Different health insurance plans cover different services. Individuals, employers, union trusts and welfare funds may decide what benefits they want to cover. States also impose provisions that require health insurers to cover certain benefits and to what level. State mandates always supersede the decisions of health insurance companies, employers, individuals and union trust and funds regarding coverage.
Health insurance companies typically offer a standard set of benefits for each plan they offer groups and individuals, depending on the type of health insurance. Most insurers follow industry standards for the services they cover. Comprehensive health insurance plans cover care related to accidents, emergencies and illness. Limited types of policies may cover only accidents, hospitalization or a specific disease. Industry standard exclusions from coverage have traditionally included pre-existing conditions and cosmetic surgery. Other typically excluded services may be covered; however, the insured will likely pay a higher premium.
Each state has certain state-mandated benefits that health insurers must cover. The state coverage depends on where the individual lives for individual policies or where a company is headquartered for group policies. Some states are more regulated than others. For instance, in Pennsylvania, individual and group health insurance must cover an annual gynecological exam, childhood immunizations and cancer therapy. Maryland requires that health insurers cover infertility treatments.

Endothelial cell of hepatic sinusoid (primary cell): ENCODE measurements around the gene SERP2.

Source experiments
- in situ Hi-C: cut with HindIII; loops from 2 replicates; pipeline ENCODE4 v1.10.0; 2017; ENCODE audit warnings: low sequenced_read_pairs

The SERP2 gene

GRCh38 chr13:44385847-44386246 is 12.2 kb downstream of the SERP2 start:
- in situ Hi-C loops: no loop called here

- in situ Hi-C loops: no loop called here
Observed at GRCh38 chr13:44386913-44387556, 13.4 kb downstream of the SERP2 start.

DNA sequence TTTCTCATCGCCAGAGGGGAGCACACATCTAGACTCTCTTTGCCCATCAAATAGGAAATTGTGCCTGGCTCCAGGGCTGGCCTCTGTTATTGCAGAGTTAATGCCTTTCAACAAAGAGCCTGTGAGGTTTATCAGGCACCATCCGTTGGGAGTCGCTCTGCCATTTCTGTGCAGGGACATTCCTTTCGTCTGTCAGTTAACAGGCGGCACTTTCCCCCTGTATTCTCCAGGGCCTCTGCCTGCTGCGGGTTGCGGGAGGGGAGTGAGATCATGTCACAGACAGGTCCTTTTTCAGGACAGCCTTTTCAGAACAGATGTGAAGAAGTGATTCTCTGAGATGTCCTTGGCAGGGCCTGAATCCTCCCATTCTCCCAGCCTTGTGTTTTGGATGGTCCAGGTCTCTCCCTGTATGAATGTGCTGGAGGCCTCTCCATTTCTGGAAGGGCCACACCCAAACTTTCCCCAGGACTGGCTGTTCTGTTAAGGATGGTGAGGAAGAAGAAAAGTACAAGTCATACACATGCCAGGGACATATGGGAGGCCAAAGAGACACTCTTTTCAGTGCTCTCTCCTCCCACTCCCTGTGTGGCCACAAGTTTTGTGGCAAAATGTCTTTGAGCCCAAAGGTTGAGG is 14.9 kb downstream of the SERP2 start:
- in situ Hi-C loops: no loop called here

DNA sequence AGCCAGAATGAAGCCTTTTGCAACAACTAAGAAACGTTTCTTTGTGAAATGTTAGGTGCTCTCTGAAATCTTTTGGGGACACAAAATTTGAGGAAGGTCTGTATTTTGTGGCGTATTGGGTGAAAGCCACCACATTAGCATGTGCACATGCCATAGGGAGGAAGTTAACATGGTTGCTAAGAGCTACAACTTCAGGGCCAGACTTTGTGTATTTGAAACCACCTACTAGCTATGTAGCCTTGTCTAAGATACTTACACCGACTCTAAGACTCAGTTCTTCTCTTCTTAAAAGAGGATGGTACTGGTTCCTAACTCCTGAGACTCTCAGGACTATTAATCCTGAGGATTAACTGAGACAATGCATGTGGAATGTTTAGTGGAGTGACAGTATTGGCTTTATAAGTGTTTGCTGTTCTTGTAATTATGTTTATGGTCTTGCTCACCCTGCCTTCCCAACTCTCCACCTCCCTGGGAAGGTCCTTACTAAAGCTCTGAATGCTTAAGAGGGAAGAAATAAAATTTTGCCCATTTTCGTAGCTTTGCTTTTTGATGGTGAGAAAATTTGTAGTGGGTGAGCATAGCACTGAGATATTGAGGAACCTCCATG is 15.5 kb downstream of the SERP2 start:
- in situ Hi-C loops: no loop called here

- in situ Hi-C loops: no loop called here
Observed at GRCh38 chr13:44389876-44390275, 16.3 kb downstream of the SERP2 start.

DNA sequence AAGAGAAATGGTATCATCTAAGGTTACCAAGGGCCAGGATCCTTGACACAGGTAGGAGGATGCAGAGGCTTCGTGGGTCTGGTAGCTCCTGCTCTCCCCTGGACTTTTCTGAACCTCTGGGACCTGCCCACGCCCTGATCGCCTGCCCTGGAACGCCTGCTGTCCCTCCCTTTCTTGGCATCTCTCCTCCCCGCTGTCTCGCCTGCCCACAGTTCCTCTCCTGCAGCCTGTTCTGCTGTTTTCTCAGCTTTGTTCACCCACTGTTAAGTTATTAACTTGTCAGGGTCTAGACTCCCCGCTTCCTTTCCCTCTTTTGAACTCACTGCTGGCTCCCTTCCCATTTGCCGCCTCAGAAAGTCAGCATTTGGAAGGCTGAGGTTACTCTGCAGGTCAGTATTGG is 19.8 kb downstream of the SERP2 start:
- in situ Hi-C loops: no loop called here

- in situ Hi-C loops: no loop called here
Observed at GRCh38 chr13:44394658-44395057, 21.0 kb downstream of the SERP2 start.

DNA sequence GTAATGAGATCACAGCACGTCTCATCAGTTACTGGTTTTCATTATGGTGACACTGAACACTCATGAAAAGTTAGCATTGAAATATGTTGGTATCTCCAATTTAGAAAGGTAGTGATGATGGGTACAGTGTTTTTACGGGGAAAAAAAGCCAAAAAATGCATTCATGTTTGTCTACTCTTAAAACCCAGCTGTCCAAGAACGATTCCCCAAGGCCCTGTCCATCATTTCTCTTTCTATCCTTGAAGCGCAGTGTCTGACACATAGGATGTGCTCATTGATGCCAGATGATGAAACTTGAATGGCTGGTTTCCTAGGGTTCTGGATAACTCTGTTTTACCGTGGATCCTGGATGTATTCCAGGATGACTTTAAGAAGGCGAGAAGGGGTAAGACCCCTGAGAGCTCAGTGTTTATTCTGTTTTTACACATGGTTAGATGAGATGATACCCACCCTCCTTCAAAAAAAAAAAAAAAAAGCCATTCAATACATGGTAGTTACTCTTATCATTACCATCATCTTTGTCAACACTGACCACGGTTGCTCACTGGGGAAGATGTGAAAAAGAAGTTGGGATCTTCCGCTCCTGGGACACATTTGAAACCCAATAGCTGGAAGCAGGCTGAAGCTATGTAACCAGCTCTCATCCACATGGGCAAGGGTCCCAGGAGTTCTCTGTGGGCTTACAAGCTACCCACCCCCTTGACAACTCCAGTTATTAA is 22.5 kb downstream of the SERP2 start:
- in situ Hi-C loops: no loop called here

Employers offering group health insurance can make decisions about what benefits they want to cover. Though they offer the core plan services such as routine care and illness coverage, depending on the benefit and state mandate, groups can decide to include, limit or exclude specific benefits and services. These decisions will impact their group premium. For instance, if not a state mandate, a group may decide to cover or exclude in vitro fertilization. In addition, groups can impose limitations on services; for example, they can decide the number of inpatient mental health benefits.
Like employers, health insurance companies work with union trusts and welfare funds to design health plans. These plans cover union members and their families and often offer a rich coverage of services. Employers with union employees have little room to decide benefit coverage. They must work with the union trusts and funds to negotiate any changes to the employees’ union benefit plans. The health insurance company has less input then it might with group or individual plans. However, like group plans, the richer the benefits covered, the higher the premiums.